Somewhat chilly weather by Arizona standards greeted Mariners' pitchers and catchers as they reported for their mandatory physicals.
PEORIA, Ariz. — A handful of fans meandered in the open area of the Mariners’ spring training complex between fields, watching a large group of minor-league position players working on defense. Outfielders shagged fly balls, infielders worked on double plays and catchers practiced pitch-framing in the bullpen area. The Mariners have had a group of 50-plus minor-leaguers working out almost daily for the past three weeks as part of a minicamp.
The sun was out, and the sky was cloudless. But the 20 or so fans were all wearing coats or sweatshirts. Perhaps only one was wearing shorts. They got no glimpses of major-leaguers Felix Hernandez, Yusei Kikuchi or Marco Gonzales.
“It’s cold out here,” one fan muttered to another.
“It’s the wind,” another said.
Most Read Sports Stories
- Inside Russell Wilson's negotiations with the Seahawks: Why the no-trade clause was key
- It's official: In Isaiah Stewart, the Huskies land their highest-ranked recruit ever
- Seahawks 2019 regular-season schedule is set — Seattle will get five prime-time games
- Six (or more) standouts for the UW Huskies halfway through spring football
- With new deal, Russell Wilson has a chance to become greatest athlete in Seattle sports history | Larry Stone
Folks back in the Puget Sound area might have a few words for that gentleman. As “snow-palooza” blankets the Northwest, they’d be in tank tops for this sort of weather. But for Arizona, temperatures in the high 40s and low 50s with a bit of a breeze is considered chilly or even “cold.”
While there is a romance to the pitchers-and-catchers report date, which is often cited on gray, gloomy days in January, the actual day is largely uneventful. The pitchers and catchers that are invited to spring training, show up, take the Mariners’ exhaustive and extensive physical — the vicious cardiac stress test is no longer used — and then go home for the day. It’s a day that lockers are prepared, boxes of shoes and gear are opened and inspected, and conversations and introductions are the main activity.
The real action will be Tuesday morning with the first workout, which starts at 11 a.m. following a morning meeting at 10.
There are plenty of new faces in camp.
“I thought there was a lot with the new faces the first year I got here,” manager Scott Servais said. “But with the new coaches and the new players, I’m so happy when they come up and introduce themselves to me. I’ve been studying mugshots of these guys to try and get a feel. It will take a few days. But I’m excited to be down here. It’s going to be a little different camp this year. There’s going to be a lot of educating this year.”
Of the 67 invited players, 32 were not with the organization last season. Throw in the Mariners’ minor leaguers on non-roster invites in their first spring training, and the number of new faces increases. Only 19 players return from last season’s 40-man roster.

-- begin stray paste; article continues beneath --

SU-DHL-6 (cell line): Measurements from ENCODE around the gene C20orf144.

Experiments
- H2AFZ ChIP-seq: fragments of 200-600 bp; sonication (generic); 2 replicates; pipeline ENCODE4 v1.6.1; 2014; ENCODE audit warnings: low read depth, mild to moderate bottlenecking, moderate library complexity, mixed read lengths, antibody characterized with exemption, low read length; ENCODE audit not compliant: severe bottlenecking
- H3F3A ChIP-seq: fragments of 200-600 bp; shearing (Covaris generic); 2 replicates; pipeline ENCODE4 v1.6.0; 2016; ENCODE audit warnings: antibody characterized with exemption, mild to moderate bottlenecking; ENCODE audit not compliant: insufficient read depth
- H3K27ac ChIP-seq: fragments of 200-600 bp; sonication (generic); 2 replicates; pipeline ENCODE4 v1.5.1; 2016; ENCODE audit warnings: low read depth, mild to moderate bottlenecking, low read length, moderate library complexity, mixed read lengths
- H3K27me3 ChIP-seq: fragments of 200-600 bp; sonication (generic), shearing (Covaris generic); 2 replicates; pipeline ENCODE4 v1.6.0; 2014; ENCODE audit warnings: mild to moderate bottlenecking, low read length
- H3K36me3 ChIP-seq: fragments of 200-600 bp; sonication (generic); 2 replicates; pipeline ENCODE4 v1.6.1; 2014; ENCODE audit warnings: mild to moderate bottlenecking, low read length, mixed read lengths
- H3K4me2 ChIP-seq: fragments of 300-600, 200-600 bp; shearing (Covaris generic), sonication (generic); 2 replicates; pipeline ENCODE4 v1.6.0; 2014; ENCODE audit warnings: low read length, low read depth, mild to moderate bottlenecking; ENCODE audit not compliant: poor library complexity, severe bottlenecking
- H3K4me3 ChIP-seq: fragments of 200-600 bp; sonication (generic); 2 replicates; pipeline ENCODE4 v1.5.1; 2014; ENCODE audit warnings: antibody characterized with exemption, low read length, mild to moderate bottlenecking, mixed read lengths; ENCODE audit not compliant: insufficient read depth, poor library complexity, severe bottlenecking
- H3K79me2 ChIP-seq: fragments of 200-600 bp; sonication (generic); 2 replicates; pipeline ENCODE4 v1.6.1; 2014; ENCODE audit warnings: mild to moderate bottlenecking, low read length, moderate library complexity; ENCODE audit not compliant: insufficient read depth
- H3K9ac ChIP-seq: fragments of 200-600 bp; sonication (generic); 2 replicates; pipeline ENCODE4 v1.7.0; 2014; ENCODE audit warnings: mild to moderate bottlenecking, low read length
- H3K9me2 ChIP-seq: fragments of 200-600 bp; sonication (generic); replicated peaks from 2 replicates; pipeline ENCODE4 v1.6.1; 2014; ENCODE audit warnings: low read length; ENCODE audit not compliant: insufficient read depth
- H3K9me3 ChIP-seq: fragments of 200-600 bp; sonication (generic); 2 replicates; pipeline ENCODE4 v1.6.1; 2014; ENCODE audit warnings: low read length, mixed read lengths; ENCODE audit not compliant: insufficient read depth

“I started to tally it up,” he said. “There’s not many that are back, especially when you go back over the last couple of years with the amount of turnover we’ve had. I’m in the process in the putting of number together. It’s well over half. I think 18 of the 34 pitchers are new. Name tags would be good, mandatory wear your BP (batting practice) jersey with your name on the back would help. But I think the coaches need to wear them, too.”
The Mariners have 34 pitchers in camp under the direction of new pitching coach Paul Davis. Seattle will have seven catchers in camp and could possibly add another in the coming weeks via free agency. Besides Davis, Perry Hill (first base/infield coach), Tim Laker (hitting coach), Jarred Sandberg (MLB field coordinator) are also new to the staff.
Position players report Friday for physicals, and the first full-squad workout is Saturday.
Servais confirmed that reliever Anthony Swarzak will still be behind most pitchers in their respective throwing programs. Swarzak felt some minor discomfort in some offseason throwing sessions. The Mariners decided to slow his progression.
Here’s the full spring-training roster by position:
|79||ANDERSON, Jack *||RHP|
|64||CAVANERIO, Jorgan *||RHP|
|68||CRISMATT, Nabil *||RHP|
|61||DANISH, Tyler *||RHP|
|62||DUNN, Justin *||RHP|
|58||GARTON, Ryan *||RHP|
|81||LEYER, Robin *||RHP|
|80||MCKAY, David *||RHP|
|44||POVSE, Max *||RHP|
|82||SCOTT, Tayler *||RHP|
|57||MILONE, Tommy *||LHP|
|69||TENUTA, Matt *||LHP|
|54||DECARLO, Joe *||C|
|31||LOBATON, Jose *||C|
|71||NEVAREZ, Dean *||C|
|77||NOLA, Austin *||C|
|78||RALEIGH, Cal *||C|
|4||ACKLEY, Dustin *||INF|
|41||CALIXTE, Orlando *||INF|
|70||LOPES, Tim *||INF|
|63||WHITE, Evan *||INF|
|72||FILIA, Eric *||OF|
|73||FRALEY, Jake *||OF|
|75||LEWIS, Kyle *||OF|
|76||POLO, Ttio *||OF|
|51||SUZUKI, Ichiro *||OF|
|74||THOMPSON-WILLIAMS, Dom *||OF|
* denotes non-roster invitee
Mariners Cactus League schedule
2019 Mariners Spring Traini… by on Scribd